Tuesday, November 26, 2013

Let Them Eat Cake

White cake with vanilla swiss meringue buttercream and lemon curd filling

Lately I've been talking a lot about realizing dreams and holding strong to my desires and leaping into a new chapter of my life. Some of that was about my writing career, it's true, but some of it was not.

Part of it was about realizing a dream that I had left behind. A dream I have had since I was very young of becoming a baker. Dreams of beautiful tiered cakes and meticulously detailed cookies and fluffy frosting laden cupcakes.

I've filled notebooks and sketchbooks with ideas and designs and plans. And then, after a while, I would forget about them. I would set them aside. I would say, sure, maybe someday, but not today. I was afraid of failure. Of not being good enough. Perhaps I was even afraid of success. Of the commitment and dedication and hard work that would surely come with fulfilling a dream to the best of my abilities.

But no more. I have pulled out the notebooks and sketchbooks - dusted off and edited those plans left behind. I have spent long hours in the kitchen honing my skills, finding the best bases and fillings and frostings, pouring over ideas, tasting each layered component with great seriousness (hard life, I know). I have told few friends and family of my plans, shoving cake into their faces and asking if they believe in me.

A first attempt at fondant and flower making

And come the new year I will take that long awaited leap of faith. I will launch a small bakery from my kitchen, making custom cakes and cupcakes and cookies for parties, showers, special events, and if I am so privileged, even weddings. I'm behind the scenes right now, creating a website and fixing prices and making a ton of cakes in my kitchen.

And I'm telling you all because I'm excited, and I'm ready for this to be real, and because I want to shove cake into your face and ask if you believe in me too. Do you?

Thursday, November 21, 2013

GoldieBlox Is Changing The World

*I feel like I need a disclaimer to say I'm not affiliated with GoldieBlox and no one's paying me to get all giddy about these toys - I just am.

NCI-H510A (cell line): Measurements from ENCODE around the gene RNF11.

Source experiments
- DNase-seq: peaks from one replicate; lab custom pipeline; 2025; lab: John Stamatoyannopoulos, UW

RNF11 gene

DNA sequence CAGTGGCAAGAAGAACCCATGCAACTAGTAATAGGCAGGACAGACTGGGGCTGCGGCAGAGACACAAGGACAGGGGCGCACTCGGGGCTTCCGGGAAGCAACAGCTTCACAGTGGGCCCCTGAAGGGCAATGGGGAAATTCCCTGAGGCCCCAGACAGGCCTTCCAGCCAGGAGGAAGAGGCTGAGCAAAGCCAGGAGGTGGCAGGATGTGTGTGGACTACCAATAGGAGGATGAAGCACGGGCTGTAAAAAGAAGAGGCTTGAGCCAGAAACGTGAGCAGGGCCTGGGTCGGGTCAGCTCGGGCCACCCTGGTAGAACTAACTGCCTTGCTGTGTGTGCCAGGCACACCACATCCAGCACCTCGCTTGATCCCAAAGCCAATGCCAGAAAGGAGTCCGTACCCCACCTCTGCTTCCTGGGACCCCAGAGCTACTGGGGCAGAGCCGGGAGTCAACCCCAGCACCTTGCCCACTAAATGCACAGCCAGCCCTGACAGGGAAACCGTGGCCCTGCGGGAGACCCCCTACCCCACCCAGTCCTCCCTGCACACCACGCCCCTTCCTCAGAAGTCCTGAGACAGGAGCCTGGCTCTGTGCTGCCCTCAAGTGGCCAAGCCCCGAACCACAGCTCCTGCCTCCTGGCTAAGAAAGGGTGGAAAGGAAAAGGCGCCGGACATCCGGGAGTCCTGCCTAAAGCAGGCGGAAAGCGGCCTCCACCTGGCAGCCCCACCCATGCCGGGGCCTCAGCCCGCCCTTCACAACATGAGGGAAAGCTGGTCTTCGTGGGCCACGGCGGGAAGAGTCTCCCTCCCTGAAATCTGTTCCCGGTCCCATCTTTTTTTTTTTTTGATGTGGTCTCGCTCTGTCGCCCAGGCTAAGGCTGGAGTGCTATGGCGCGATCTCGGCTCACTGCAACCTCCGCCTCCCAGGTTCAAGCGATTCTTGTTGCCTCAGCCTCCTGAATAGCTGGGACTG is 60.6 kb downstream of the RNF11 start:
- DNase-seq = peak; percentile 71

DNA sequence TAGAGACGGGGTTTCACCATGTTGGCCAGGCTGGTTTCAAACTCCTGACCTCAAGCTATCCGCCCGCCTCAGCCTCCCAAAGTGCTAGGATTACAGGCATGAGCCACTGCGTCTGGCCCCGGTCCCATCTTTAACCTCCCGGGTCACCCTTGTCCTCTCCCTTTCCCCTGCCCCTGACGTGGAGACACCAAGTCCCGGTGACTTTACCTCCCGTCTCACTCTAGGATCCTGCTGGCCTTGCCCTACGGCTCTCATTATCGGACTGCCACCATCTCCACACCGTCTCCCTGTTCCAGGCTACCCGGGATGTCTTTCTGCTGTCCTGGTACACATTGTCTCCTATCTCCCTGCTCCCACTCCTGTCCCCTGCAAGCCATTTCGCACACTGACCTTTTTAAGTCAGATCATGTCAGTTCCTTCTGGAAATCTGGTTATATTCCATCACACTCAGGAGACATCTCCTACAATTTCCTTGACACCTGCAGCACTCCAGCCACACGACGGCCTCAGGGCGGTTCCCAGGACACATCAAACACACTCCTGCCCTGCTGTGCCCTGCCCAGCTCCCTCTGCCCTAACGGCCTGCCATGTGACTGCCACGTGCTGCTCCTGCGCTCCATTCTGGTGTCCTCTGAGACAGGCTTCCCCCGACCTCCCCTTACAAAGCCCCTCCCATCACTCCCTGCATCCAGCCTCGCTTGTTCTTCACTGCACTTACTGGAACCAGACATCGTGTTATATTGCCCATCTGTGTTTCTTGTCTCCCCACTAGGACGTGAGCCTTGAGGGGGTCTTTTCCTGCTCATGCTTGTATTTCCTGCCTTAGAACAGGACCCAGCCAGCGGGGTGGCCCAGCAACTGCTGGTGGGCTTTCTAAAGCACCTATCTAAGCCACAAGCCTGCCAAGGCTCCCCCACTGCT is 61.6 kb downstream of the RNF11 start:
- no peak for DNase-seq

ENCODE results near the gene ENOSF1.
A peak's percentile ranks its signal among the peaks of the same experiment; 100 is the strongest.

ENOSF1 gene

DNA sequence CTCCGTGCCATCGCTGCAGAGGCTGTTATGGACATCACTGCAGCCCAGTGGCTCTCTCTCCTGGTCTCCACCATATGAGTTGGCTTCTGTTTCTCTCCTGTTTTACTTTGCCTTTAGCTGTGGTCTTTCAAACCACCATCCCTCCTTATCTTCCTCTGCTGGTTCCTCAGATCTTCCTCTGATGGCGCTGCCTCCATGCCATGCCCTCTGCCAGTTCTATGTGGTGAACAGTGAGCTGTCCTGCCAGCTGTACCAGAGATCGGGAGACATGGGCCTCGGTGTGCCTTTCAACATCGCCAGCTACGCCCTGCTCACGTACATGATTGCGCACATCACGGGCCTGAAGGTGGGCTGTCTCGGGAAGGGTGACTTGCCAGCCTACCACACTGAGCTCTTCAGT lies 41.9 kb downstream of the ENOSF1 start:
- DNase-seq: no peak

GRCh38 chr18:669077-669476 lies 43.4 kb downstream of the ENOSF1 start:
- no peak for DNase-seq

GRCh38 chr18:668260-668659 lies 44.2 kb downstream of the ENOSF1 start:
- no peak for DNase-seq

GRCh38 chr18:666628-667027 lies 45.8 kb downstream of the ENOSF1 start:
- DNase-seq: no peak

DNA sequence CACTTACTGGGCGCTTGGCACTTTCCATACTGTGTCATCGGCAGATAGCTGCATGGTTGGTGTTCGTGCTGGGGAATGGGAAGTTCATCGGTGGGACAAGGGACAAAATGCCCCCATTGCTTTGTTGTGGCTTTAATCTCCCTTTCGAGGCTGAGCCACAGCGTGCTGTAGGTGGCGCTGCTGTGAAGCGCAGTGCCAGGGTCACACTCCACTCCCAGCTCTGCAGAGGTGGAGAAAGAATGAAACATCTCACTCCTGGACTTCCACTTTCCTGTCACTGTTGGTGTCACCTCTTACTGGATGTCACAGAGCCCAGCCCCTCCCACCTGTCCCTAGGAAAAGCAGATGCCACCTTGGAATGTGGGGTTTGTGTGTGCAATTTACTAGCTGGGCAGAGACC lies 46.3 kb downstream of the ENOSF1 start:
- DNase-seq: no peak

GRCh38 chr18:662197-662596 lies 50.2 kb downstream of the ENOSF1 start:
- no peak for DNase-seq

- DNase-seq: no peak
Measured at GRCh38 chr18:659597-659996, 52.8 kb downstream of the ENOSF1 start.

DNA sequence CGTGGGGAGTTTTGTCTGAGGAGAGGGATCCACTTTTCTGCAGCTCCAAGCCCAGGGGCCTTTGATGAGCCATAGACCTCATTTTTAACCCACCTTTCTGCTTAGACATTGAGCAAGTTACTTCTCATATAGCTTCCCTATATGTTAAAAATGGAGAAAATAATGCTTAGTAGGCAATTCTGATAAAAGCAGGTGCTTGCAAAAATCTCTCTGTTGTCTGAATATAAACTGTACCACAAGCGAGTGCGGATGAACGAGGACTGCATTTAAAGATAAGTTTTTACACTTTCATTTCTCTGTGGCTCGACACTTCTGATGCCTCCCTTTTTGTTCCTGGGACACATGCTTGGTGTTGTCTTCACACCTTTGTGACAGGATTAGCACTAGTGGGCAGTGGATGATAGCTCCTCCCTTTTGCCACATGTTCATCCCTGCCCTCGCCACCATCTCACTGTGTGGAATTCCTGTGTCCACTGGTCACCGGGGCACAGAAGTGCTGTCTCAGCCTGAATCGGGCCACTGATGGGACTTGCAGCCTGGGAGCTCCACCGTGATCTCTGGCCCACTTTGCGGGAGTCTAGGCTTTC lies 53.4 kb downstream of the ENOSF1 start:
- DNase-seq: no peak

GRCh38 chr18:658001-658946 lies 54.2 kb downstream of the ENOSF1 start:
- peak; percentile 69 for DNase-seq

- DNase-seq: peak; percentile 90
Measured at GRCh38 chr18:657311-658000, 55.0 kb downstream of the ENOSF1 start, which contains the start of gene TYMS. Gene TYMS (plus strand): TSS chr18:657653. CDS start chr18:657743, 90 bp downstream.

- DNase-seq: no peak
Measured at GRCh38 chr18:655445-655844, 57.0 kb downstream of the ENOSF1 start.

Have you guys seen the new ad for GoldieBlox, a company whose line of engineering toys are aimed towards girls? Their slogan is "disrupting the pink aisle" and their ad which features three racially diverse (and totally adorable) little girls building a Rube Goldberg machine set to a feminist version of The Beastie Boys "Girls" is divine.

They build their toys mindfully for girls, and no, that doesn't just mean making them pink so they land in the "girl" aisle at the toy store. The company takes into account cognitive differences between boys and girls, and uses girls' strong verbal skills and inclination toward storytelling to create products that are better suited to engage girls. While researching to create their product line the founder of GoldieBlox discovered "[Girls] love stories and characters. They aren't as interested in building for the sake of building; they want to know why." So their toys have books and characters to go with the building sets, and I'm pretty in love with it all.

If you're feeling the love too, vote for GoldieBlox to get an ad in the Superbowl. They are one of only 4 finalists!

However, even when faced with this awesome step forward there are people ready to dismiss the company as "not enough." When you get into anything easily labeled "feminist," and these products certainly fall into that category, the scrutiny begins. The plucky main character Goldie is too blonde and too beautiful. The stories are too heavy in their traditional gender roles - too deep in princess territory - to promote any real good.

But isn't that the whole point? Isn't it better to build a bridge for the girls who love pink and princesses than setting them at the edge of the ravine between boy and girl toys and telling them to jump to the other side? 

I see it a lot in feminist blog posts. A step in the right direction isn't enough. If you aren't breaking down gender barriers with a sledgehammer you aren't creating any real progress. What's the point in celebrating valiant efforts when gender inequality still exists? When the dust settles we're still living in a patriarchal world riddled with rape culture and domestic violence, stop acting like this is the best thing ever.

And I get the frustration with the overall lack of progress. Really, I do. I see the long road ahead and how much territory there still is to cover. I understand the gap between where we are and where we should be is overwhelming. I get that pink engineering toys aren't going to tip the scales of the STEM fields towards women overnight.

The thing is though, any step forward is a step worth celebrating. Every effort is inspiring. If my girl can grow up in a world where there is a princess loving mechanical engineering toy to help develop her passions wherever they may land, I support that wholeheartedly. I don't need her toys to be stripped of femininity in order for them to be "good enough."

When valiant efforts are made, we need to stop tearing each other down.We need to be okay with the imperfection, to leave aside petty differences for the sake of a greater good. For progress, however small, is still better than nothing.

Yes, when the dust settles the world will look much the same. But it will be changed - it will be better - than it was the day before.

Tuesday, November 19, 2013

No One Tells You That It's Lonely